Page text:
If an organisation, product, service, event, precinct or building can meet all the requirements of the National Carbon Offset Standard, they can be certified as carbon neutral. Some of the benefits of certification include energy and cost savings and an enhanced image of corporate social responsibility which could give them a competitive edge as a leader in the move towards a low carbon economy.
The Solar Communities program provides funding up to $12,000 for community organisations in selected regions to install rooftop solar panels, solar hot water and solar-connected battery systems for community-owned buildings. In consultation with the Department of Environment and Energy, the $5 million program is being delivered by AusIndustry Grants Hub
You can avail yourself of these various incentive programs (if you can find them on the websites of the relevant government departments). The choice is up to you, but you’ll have to be determined to find the one best suited to your household, business or community before the funding runs out. The Liberal Government has replaced the “stick” of carbon pricing with the “carrot” of incentives. The burden of climate policy implementation is left to the people.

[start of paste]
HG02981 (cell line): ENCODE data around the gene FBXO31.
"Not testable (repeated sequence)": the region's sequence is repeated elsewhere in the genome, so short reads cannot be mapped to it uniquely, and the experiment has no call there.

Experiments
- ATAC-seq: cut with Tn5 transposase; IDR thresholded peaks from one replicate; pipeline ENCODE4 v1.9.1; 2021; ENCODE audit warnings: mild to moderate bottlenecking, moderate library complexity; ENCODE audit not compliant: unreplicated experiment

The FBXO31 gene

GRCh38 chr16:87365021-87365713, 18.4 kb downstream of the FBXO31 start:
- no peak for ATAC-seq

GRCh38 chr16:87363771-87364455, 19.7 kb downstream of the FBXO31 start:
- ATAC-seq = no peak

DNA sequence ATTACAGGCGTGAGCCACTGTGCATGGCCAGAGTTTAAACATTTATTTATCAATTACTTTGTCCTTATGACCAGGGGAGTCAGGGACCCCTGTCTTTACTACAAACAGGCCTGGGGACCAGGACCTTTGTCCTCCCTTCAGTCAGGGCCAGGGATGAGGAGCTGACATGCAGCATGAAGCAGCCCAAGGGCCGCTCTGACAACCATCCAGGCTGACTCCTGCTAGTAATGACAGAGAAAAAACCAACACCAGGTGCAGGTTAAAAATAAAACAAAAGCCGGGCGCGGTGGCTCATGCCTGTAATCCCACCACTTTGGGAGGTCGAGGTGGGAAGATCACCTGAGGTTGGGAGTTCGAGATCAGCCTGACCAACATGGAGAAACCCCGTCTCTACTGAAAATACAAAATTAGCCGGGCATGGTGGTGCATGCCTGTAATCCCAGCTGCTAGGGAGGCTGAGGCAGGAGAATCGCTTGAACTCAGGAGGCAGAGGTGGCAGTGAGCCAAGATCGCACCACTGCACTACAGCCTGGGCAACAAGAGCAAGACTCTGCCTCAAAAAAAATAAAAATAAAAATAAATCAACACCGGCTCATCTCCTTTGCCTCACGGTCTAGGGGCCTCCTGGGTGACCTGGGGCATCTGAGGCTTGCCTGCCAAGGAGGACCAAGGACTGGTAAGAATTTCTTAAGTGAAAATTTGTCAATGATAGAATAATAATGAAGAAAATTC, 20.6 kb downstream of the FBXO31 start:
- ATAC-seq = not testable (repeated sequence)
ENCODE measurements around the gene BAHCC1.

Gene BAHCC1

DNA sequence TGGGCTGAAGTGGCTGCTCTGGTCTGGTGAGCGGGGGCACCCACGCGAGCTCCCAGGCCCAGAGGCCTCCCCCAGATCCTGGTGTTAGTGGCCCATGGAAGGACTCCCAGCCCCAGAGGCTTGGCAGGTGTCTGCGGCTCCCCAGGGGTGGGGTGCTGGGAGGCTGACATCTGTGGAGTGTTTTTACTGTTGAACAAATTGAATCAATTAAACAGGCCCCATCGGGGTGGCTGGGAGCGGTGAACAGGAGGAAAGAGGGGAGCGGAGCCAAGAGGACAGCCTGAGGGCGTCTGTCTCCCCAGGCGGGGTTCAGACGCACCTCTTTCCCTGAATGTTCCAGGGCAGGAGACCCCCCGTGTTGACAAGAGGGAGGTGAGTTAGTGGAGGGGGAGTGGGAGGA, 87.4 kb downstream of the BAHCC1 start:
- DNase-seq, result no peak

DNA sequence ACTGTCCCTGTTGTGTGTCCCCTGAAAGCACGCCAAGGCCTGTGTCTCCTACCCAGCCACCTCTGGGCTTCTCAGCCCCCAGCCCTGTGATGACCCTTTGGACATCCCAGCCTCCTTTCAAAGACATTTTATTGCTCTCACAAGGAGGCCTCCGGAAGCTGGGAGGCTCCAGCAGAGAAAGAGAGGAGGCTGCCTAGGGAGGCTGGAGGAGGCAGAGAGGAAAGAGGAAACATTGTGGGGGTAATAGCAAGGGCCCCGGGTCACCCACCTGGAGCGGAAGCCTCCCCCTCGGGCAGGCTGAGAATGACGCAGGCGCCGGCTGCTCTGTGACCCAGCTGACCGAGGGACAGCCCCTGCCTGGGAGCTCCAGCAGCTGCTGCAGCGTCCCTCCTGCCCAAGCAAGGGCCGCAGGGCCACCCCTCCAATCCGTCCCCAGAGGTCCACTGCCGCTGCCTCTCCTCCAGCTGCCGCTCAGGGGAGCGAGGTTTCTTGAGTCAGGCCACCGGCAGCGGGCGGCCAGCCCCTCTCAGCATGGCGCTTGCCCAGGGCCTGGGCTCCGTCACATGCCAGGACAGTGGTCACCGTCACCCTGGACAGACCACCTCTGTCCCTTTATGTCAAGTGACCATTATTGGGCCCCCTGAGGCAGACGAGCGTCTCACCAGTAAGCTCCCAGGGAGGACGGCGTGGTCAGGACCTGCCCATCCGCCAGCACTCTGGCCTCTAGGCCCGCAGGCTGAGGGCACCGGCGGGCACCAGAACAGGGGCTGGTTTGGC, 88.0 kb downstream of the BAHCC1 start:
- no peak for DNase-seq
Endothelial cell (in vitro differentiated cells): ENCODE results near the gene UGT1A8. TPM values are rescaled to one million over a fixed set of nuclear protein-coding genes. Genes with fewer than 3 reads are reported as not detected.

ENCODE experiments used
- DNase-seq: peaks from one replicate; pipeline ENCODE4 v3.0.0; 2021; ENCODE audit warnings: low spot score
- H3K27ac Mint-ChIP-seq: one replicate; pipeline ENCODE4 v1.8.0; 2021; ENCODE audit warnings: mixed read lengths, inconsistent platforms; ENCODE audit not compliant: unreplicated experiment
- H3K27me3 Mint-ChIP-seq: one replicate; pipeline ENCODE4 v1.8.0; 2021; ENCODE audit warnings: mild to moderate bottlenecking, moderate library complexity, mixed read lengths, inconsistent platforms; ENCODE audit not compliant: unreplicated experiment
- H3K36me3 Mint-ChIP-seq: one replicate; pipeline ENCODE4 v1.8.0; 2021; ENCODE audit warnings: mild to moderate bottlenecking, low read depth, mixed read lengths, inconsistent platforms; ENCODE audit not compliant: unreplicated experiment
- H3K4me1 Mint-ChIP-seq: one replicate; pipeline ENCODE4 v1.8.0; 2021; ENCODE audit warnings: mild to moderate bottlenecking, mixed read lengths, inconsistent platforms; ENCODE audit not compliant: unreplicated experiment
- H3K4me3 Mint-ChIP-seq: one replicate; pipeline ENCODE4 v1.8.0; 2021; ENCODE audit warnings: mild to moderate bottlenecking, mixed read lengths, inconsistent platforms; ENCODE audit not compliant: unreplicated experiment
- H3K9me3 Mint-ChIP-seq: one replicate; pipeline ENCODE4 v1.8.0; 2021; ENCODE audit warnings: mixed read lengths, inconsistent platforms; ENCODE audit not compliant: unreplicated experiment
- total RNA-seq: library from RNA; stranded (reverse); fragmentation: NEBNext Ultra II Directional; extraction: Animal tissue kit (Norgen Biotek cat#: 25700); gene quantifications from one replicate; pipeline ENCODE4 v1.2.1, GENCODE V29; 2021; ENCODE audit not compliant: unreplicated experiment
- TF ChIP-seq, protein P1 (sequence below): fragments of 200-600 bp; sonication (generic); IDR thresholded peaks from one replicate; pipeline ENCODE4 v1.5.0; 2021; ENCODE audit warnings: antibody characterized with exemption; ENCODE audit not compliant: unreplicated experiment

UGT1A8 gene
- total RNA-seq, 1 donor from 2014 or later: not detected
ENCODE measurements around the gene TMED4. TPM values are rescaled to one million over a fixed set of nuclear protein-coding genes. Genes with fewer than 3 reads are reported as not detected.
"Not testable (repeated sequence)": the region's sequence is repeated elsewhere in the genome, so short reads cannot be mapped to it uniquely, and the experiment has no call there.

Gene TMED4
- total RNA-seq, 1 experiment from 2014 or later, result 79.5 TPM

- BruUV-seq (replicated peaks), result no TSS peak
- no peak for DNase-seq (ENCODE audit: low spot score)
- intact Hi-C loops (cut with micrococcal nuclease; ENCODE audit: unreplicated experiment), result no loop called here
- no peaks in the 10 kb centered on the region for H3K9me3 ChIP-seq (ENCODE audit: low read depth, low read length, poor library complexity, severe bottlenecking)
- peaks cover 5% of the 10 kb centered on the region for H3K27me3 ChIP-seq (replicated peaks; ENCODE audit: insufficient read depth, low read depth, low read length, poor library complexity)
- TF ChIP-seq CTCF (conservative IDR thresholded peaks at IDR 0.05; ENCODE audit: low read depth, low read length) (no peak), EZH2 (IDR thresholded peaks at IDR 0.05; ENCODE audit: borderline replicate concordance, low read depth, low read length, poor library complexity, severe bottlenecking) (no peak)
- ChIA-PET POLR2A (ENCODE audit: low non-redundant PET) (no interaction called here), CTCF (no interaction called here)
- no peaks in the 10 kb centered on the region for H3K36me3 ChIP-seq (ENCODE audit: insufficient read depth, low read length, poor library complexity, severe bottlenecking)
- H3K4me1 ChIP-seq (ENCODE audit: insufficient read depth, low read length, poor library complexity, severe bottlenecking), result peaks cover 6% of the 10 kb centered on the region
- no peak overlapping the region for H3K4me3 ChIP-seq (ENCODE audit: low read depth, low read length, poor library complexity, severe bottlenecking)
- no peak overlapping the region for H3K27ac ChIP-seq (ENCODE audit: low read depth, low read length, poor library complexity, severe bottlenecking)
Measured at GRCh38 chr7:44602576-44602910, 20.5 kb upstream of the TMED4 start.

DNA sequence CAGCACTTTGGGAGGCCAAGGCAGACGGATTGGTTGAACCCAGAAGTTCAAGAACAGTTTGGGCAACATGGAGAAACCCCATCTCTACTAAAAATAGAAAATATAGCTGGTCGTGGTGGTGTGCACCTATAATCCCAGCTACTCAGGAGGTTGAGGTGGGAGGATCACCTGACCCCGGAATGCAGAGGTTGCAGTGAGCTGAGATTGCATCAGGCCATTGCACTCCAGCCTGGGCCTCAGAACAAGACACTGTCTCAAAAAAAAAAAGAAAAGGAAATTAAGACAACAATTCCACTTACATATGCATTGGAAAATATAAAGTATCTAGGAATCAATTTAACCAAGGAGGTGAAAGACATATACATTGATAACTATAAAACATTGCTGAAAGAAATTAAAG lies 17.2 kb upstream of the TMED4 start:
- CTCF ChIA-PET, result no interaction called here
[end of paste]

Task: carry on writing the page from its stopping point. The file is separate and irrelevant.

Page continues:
Unbearable heat, vicious fires, relentless droughts and super-charged cyclones are already impacting our way of life and well-being. While Government deliberates on its climate policy framework, adaptation strategies must now go hand in hand with mitigation.
Nordhaus, W.D. (1977) Economic Growth and Climate: The Carbon Dioxide Problem, American Economic Review 67 (1), 341-346.
Tietenberg, T. & Lewis, L. (2018) Environmental and Natural Resource Economics, 11th ed. New York: Routledge
Ross Garnaut, The Conversation, Nov 5, 2019
Ross Garnaut conducted the 2008 and 2011 climate reviews for the Rudd and Gillard governments. His book Superpower – Australia’s Low-Carbon Opportunity is now published by BlackInc with La Trobe University Press.
Australian Government Department of the Environment and Energy, Funding
National Energy Productivity Plan
Australian Renewable Energy Agency, Annual Report
ABC NEWS, 2030
https://www.abc.net.au/news/2019-04-01/is-australia-on-track-to-meet-its-paris-emissions-targets/10920500 Video by Four Corners, “Are we doing enough” can be accessed from this site.
Queensland Government initiatives